By 2012, it had grown to over two million active users, and its mapping data has been used by Craigslist, Foursquare, and Strava (which has made headlines more recently for unintentionally exposing the coordinates of military bases around the globe.) In 2012, Apple ended a contract with Google and built its own map using TomTom and OpenStreetMap data.

OpenStreetMap has nearly five million active users, not bad for a crowd-sourced mapping platform.

Digg, looking old-school. 

Wikimedia / DatBot

October, 2004: Digg

Digg was created as an experiment that allowed users to discover, share, and recommend content — essentially a pre-Reddit Reddit.

Digg members could submit a website to the platform, and others could vote (or “digg”) the page up or down. This created a constantly-updating real-time aggregated list of the most popular content on the Internet.

In July 2008, Google was in talks to purchase Digg for $200 million, but walked away from the deal during the due diligence phase. Eventually, the company was sold, in parts. In July 2012, the Digg brand, website and technology were sold to the Betaworks for $500,000; the Washington Post’s SocialCode project hired 15 of its staff for $12 million; and finally, a number of its patents were sold to LinkedIn for approximately $4 million.

The new, Betaworks-owned version of Digg calls itself the “homepage of the Internet” and still counts about 1 million MAU.

October, 2004 - Tagged

The brainchild of Harvard grads Johann Schleier-Smith and Greg Tseng, Tagged launched in mid-2004 as a platform designed to help its users meet a large group of people in a short amount of time.

Initially targeted at teens aged 13-19, in October 2006, they opened their user base to people of all ages.

As the social network grew, it gained both positive and negative attention. In 2009 it paid over $1.4 million in legal fees for its bulk email, which had previously earned the network the moniker “the world’s most annoying website” from Time.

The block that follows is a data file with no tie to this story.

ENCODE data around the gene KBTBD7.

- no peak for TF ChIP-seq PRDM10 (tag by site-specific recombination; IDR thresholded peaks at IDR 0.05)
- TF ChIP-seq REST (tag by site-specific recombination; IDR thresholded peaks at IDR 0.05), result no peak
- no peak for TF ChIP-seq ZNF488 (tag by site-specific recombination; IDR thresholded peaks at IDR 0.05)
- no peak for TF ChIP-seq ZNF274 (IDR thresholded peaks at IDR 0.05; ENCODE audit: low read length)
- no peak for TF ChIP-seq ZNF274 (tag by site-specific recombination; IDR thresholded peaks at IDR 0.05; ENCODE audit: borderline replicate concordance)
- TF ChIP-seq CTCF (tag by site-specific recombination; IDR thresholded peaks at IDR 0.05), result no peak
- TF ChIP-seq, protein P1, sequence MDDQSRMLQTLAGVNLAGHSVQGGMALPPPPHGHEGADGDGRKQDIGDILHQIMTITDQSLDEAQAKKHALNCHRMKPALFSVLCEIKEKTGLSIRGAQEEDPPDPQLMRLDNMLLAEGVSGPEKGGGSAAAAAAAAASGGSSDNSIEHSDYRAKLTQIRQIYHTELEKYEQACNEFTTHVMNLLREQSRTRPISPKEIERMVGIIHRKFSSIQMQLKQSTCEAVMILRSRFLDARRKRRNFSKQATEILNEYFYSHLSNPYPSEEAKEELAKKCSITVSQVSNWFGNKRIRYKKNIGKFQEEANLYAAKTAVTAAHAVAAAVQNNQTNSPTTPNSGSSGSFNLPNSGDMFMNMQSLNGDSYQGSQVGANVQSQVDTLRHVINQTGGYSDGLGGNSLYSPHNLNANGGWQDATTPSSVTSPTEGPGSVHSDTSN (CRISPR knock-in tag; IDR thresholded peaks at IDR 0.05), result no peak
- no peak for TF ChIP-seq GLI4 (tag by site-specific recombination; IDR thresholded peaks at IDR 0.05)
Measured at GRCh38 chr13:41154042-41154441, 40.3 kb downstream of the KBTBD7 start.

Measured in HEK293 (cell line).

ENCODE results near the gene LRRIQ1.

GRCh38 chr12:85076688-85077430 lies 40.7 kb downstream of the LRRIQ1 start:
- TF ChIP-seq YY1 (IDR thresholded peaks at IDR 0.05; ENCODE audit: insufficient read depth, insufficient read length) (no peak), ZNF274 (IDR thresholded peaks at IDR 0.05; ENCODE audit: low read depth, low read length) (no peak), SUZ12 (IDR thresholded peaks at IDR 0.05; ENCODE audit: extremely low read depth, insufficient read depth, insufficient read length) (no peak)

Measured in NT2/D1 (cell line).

In October 2010, Deloitte ranked Tagged #100 on its list of the top 500 fastest growing technology, media, telecommunications, life sciences and clean technology companies in North America, and it was often held up as an example of a social network that could still grow in the era of Facebook.

October 13, 2004: Yelp

In July 2004, two former PayPal employees, Jeremy Stoppelman and Russel Simmons joined forces to create Yelp, a platform that publishes crowdsourced reviews of local businesses.

It officially launched in October of that year, with $1 million in funding from their incubator, MRL Ventures. That success in funding continued as it raised several more rounds in the following years, helping the start-up to grow quickly. By 2010, the company had $30 million in revenues and more than 4.5 million crowd-sourced reviews. By 2012 the company had expanded to Asia and Europe. In 2012 the company went public and became profitable two years later. As of 2016, Yelp had 35 million monthly visitors and 95 million reviews.

Like its more famous 2004 startup mate, Facebook, Yelp has amassed a loyal user base and community that review often. It has also had its share of controversies, with Businessweek and others questioning if Yelp is actually good for businesses.

Yelp in October 2005. Even a year into its existence, people were trashing other Yelpers. 

November, 2004: World of Warcraft

Launched in November 2004 by the already successful game-maker Blizzard Entertainment, WOW is a massively multiplayer online role-playing game that quickly became a cultural institution.

Blizzard Entertainment released Warcraft: Orcs and Humans for the PC in 1994; that was over 20 years ago. The first Warcraft game tasked players with gathering resources, building cities, and amassing an army of warriors comprised of either orcs or humans.

In just four games, Blizzard turned a fantasy role-playing series into a cultural institution. Warcraft is so big, there are illegal theme parks in China dedicated to the series; soon, the long-awaited film adaptation by Duncan Jones will release in North America.

With a peak subscriber base of 12 million players in 2010, World of Warcraft is still the most-subscribed-to online video game on the planet, according to the Guinness Book of World Records.

Happy birthday, Facebook!

Congratulations on your Unicorn status, and changing the world as we know it.

Now, how about you use your massive powers for good?


—The Internet.

Unsplash / Adam Jang